WIN: When a defensive wrestler dives at his opponent’s legs, should officials call that a stalemate right away … or at least if there is no movement by either wrestler for say five seconds?
GABLE: That’s a pretty simple answer and I like it. Both wrestlers in a scramble are always in a dangerous position for injuries. Yet, you don’t want to take away wrestlers’ ability to counter moves.
You don’t want to take away counters because that also leads to flurries between wrestlers. But I do agree that officials allow wrestlers to go a little bit too long in this position. And there are some wrestlers who create dangerous situations so they don’t give up points. That is not the object of this sport.
WIN: With so many veteran wrestlers ending their careers with injuries, does it suggest there is a physical limit to how long college wrestlers should compete?
GABLE: This is probably the only time the NCAA will give exceptions to wrestlers’ eligibilities. Because of that, I think people are panicking too much and we shouldn’t worry about this too much.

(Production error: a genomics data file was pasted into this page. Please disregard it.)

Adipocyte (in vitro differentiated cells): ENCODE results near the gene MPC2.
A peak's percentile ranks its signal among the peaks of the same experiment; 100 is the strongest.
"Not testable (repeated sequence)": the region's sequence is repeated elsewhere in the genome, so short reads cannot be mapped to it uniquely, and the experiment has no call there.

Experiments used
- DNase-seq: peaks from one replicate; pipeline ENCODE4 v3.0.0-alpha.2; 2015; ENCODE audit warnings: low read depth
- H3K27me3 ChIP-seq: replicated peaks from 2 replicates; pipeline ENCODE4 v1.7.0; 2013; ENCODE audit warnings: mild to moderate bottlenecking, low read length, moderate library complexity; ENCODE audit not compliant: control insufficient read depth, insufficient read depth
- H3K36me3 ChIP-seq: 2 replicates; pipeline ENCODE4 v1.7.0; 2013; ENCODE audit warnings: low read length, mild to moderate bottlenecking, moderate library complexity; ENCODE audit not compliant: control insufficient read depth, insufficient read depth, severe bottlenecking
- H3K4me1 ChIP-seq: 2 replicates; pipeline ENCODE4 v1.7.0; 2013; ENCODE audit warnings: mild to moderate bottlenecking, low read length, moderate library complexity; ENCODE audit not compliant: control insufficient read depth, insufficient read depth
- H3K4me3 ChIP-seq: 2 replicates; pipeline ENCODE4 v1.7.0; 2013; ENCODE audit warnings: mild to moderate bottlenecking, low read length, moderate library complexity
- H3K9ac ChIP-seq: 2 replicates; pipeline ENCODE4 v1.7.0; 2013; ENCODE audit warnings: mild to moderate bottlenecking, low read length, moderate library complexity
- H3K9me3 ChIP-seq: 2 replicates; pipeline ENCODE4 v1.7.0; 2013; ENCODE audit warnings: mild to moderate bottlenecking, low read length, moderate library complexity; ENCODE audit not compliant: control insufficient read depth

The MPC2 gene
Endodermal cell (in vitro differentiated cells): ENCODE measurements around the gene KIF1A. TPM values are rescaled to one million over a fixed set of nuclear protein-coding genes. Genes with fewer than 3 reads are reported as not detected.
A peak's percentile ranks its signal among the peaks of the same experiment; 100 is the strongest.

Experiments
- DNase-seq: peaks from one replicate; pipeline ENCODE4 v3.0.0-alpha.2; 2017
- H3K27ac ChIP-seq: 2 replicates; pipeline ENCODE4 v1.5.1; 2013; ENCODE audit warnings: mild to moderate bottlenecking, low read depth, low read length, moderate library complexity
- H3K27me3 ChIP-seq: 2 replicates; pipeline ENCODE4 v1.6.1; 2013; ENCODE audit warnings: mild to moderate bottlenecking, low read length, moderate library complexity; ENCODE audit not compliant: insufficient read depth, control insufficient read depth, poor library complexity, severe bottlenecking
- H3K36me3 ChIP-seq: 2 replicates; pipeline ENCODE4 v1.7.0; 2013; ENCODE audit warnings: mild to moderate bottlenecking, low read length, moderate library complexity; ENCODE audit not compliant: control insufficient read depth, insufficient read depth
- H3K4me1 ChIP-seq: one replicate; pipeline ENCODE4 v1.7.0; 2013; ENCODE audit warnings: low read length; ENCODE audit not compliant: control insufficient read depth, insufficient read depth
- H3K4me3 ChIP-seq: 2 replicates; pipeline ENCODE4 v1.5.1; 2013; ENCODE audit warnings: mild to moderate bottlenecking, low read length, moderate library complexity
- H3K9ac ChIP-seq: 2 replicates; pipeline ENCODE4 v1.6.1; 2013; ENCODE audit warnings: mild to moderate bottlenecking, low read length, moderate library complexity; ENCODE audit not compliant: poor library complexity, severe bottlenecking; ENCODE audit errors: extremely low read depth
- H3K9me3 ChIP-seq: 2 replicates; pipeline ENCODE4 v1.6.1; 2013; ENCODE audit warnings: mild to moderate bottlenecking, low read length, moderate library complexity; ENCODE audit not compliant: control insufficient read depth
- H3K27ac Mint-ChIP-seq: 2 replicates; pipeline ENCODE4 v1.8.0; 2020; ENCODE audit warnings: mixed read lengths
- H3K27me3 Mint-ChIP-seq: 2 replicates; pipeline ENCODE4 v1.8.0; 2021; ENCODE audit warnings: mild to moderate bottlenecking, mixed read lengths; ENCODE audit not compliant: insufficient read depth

WIN: Many of the wrestlers in Detroit talked about looking forward to competing in freestyle wrestling because college wrestling has become such a grind compared to freestyle, which they felt is more enjoyable as an athlete. Is college wrestling at a point where it needs to address this?
GABLE: Wrestling talked about it a few years ago when there was talk about making it a one-semester sport or at least shortening the season. But for some reason, we’ve gone the other direction and now there are tournaments as early as October.
WIN: Should we get away from having to call the college season a grind?
GABLE: I think so. I heard that a lot, dating back to people saying when you wrestle Gable’s guys, it’s going to be a grind. A grind is a negative (word) in terms of when it comes to motivating wrestlers, who might say, ‘practice is going to be a grind.’ Wrestlers should look forward to going to practice, where they want to have fun and work hard.
When I was an athlete, I’d spend all day planning my practices. I did the same thing later when I was a coach. And when I got to practice and it was not going the way that I wanted, I would make adjustments in practice.